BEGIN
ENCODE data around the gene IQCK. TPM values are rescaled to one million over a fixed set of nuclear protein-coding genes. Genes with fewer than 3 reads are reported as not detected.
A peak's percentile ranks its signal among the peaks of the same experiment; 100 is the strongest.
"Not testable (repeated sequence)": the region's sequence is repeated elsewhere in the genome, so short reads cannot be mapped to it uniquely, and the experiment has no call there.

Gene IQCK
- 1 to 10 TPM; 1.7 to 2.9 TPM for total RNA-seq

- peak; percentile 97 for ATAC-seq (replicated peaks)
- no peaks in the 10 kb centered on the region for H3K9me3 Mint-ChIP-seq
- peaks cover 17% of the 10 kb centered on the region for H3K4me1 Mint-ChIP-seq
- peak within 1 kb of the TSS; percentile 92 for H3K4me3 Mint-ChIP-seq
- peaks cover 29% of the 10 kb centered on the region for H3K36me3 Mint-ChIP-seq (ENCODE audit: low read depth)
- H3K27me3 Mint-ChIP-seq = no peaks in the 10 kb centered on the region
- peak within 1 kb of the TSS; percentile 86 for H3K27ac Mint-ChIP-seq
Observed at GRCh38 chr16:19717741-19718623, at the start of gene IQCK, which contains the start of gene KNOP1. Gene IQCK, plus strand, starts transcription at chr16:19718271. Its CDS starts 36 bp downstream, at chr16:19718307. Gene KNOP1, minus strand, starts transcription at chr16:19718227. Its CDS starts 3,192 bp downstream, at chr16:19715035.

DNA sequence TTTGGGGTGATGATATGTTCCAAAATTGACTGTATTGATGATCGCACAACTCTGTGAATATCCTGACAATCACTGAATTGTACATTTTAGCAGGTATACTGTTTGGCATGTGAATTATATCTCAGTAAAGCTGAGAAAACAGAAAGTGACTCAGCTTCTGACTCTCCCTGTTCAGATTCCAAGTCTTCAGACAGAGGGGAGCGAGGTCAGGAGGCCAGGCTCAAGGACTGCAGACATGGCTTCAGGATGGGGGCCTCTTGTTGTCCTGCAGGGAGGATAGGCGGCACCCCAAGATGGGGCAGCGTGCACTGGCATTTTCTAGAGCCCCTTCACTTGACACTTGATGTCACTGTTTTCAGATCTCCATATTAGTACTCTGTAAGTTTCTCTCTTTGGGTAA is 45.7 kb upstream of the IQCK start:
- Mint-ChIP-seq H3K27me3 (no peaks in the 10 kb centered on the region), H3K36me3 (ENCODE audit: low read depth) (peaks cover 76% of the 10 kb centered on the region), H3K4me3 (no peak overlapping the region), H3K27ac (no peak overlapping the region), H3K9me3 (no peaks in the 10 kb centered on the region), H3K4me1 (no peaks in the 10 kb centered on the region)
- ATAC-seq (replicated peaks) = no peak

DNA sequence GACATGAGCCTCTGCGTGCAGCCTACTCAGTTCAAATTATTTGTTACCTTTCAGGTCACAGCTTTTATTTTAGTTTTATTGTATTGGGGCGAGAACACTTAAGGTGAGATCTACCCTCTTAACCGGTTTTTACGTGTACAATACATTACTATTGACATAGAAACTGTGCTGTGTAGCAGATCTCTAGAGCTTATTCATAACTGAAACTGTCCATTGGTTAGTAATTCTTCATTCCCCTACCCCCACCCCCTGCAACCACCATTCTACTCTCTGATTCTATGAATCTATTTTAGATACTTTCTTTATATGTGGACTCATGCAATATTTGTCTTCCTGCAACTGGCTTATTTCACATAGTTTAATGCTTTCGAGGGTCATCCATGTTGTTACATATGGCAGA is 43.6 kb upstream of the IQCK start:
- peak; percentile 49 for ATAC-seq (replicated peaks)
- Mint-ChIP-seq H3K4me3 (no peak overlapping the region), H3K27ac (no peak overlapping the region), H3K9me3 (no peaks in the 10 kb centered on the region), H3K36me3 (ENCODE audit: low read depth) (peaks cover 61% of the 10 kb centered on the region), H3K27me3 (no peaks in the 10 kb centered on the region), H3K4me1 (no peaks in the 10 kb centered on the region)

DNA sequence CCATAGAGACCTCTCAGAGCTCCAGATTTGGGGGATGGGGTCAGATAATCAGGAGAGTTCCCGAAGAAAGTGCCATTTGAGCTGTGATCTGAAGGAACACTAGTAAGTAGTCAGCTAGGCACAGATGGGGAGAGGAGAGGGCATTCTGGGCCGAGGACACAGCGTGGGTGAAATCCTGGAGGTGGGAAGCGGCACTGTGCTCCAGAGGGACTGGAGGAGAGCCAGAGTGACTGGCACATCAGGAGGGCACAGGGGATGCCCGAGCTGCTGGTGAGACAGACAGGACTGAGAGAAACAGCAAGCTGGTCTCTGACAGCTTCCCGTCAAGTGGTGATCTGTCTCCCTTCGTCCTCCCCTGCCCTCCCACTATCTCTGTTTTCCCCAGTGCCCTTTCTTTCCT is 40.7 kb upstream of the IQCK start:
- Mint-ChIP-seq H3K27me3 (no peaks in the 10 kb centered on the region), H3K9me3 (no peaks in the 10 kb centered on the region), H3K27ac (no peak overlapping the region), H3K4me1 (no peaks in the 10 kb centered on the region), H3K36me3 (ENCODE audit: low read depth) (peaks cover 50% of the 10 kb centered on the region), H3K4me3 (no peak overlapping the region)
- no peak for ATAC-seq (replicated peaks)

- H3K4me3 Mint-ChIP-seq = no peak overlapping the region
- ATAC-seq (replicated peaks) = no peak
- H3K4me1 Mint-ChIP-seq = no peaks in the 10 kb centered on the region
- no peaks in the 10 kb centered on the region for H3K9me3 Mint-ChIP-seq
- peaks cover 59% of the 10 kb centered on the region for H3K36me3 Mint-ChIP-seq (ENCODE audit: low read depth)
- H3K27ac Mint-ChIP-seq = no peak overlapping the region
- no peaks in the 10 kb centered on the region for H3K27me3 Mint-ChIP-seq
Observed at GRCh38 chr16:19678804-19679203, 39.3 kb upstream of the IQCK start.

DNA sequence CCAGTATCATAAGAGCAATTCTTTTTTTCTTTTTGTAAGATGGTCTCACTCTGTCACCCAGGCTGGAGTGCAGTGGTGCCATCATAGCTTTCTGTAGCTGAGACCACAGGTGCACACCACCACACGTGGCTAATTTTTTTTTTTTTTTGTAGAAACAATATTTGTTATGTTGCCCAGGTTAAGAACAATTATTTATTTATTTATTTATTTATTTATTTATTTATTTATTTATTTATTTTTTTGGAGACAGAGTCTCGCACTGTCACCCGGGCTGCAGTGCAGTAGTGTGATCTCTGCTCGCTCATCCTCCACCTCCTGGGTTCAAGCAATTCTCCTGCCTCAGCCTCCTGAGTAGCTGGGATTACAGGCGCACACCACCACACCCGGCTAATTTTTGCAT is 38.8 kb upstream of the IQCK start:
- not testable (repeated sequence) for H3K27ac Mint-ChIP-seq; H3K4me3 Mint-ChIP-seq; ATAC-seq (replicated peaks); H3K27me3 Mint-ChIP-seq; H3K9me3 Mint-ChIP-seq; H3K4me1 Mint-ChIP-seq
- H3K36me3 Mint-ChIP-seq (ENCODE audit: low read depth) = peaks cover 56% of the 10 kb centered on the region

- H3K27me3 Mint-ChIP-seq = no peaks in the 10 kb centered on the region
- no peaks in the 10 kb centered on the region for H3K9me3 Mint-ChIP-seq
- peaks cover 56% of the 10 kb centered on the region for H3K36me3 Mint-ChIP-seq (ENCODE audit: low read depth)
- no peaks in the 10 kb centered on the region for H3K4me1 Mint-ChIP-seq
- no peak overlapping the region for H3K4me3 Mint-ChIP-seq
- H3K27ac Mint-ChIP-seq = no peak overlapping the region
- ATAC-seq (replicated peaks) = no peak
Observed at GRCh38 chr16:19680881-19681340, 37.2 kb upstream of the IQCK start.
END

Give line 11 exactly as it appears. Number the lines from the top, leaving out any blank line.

- H3K27me3 Mint-ChIP-seq = no peaks in the 10 kb centered on the region